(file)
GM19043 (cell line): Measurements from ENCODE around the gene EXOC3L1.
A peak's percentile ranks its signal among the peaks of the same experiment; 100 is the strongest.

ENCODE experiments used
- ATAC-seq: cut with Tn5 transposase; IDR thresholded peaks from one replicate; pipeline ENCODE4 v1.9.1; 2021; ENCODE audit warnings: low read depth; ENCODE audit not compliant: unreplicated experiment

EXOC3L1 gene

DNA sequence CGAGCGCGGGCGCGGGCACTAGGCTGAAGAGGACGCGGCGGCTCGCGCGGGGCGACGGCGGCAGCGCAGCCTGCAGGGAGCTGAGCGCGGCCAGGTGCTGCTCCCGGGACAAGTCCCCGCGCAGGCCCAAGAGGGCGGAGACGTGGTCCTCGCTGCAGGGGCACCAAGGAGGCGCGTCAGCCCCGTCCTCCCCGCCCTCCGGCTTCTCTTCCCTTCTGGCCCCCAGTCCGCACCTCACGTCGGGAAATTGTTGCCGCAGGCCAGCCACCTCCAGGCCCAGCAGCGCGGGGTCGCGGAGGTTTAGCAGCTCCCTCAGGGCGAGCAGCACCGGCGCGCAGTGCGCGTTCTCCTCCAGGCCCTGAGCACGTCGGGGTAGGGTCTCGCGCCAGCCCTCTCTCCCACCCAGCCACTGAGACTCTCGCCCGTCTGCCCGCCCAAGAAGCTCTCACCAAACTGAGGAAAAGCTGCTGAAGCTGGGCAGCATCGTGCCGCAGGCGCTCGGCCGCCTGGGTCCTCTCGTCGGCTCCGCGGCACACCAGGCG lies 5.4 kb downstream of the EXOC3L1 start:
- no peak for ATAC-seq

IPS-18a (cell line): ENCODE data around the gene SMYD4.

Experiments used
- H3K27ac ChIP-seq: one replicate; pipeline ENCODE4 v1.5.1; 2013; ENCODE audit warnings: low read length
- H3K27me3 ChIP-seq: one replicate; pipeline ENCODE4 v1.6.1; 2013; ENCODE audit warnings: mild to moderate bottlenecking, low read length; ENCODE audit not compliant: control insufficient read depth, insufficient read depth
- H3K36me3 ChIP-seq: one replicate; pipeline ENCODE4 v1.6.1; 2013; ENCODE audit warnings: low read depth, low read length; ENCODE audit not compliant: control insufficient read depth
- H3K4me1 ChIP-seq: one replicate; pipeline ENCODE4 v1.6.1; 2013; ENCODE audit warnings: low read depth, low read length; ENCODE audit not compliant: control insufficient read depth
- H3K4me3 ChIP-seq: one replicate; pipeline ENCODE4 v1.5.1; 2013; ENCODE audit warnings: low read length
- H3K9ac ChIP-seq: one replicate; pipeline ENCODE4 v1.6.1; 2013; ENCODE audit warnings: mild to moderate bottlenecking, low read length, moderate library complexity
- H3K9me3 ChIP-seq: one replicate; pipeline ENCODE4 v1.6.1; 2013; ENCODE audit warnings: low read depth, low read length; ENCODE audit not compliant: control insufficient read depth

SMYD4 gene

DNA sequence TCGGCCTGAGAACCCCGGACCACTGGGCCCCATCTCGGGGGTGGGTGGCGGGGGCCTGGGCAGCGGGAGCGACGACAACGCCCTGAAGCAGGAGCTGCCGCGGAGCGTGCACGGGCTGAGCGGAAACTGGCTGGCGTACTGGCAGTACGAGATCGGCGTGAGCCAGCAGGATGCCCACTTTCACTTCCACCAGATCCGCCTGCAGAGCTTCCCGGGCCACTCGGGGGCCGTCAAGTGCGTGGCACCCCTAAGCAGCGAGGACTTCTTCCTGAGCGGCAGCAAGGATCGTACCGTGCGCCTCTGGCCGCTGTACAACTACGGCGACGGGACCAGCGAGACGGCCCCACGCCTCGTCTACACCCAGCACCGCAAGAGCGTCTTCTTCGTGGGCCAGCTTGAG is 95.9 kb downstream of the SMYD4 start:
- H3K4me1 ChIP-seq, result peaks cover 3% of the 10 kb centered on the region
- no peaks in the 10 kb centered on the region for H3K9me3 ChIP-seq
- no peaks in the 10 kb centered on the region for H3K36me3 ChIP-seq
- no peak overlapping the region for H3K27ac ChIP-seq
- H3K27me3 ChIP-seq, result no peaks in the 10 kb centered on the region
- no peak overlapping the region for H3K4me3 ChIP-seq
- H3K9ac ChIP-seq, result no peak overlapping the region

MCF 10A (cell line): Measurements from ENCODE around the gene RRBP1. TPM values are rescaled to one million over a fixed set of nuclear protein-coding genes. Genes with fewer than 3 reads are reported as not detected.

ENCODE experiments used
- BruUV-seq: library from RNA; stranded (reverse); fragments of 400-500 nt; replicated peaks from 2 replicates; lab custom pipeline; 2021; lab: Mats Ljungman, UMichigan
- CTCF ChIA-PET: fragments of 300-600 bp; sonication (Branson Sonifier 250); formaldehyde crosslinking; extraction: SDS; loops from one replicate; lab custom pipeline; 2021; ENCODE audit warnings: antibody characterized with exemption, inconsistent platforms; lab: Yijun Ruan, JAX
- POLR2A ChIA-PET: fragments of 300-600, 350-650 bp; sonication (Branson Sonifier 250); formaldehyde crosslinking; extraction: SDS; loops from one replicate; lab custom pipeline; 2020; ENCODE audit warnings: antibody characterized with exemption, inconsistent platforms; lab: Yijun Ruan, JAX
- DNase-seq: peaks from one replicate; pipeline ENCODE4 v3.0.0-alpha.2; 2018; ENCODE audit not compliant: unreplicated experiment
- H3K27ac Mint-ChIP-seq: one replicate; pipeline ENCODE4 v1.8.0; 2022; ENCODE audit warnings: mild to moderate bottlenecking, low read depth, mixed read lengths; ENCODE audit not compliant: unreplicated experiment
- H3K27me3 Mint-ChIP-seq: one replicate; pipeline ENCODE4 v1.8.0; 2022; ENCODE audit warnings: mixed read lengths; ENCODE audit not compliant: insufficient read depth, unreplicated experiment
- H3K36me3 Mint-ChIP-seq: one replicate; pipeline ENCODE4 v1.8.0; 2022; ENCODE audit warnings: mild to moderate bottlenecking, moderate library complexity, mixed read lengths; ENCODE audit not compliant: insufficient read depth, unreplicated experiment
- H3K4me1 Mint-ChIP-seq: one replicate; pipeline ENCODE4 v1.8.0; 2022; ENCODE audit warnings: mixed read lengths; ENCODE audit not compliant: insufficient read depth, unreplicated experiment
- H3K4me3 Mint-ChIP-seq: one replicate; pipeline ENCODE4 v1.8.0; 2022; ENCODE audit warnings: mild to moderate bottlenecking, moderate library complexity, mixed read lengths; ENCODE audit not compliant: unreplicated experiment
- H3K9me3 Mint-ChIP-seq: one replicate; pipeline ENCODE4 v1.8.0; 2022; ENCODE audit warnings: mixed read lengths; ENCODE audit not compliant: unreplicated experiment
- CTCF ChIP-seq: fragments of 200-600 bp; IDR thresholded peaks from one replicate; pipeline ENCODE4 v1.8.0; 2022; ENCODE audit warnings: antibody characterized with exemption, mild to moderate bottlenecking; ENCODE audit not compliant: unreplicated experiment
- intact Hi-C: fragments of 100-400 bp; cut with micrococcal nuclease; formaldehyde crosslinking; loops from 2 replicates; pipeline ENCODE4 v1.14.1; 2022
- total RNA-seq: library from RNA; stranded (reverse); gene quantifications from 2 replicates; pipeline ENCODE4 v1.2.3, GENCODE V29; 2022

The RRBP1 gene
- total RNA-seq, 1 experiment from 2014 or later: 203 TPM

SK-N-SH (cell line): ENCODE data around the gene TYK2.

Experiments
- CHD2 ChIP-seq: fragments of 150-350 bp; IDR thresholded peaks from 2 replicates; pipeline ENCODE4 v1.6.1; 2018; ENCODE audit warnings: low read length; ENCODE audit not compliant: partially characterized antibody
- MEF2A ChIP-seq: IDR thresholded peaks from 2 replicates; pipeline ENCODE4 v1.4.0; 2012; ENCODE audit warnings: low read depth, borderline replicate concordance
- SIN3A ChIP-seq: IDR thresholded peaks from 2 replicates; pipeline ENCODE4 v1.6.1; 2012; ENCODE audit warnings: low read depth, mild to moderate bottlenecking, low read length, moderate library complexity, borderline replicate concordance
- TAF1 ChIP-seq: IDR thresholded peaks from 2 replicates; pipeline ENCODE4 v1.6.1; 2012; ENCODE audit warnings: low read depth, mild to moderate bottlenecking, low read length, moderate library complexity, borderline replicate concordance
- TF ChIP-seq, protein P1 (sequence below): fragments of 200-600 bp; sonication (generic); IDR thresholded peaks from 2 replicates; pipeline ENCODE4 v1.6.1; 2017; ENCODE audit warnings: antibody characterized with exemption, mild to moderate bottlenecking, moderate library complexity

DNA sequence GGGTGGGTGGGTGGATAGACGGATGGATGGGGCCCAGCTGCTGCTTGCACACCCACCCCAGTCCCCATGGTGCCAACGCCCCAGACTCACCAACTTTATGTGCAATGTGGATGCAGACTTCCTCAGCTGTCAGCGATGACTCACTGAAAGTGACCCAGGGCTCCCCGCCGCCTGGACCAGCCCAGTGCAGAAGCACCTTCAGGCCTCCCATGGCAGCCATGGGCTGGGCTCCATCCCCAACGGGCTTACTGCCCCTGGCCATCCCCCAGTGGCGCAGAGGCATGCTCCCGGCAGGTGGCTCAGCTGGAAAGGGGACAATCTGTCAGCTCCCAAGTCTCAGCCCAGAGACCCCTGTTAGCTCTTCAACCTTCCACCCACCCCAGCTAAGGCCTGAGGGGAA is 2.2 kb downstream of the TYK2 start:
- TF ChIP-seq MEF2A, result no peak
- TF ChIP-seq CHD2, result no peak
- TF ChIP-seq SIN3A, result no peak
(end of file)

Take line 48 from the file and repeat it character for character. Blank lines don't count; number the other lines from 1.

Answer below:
- TAF1 ChIP-seq: IDR thresholded peaks from 2 replicates; pipeline ENCODE4 v1.6.1; 2012; ENCODE audit warnings: low read depth, mild to moderate bottlenecking, low read length, moderate library complexity, borderline replicate concordance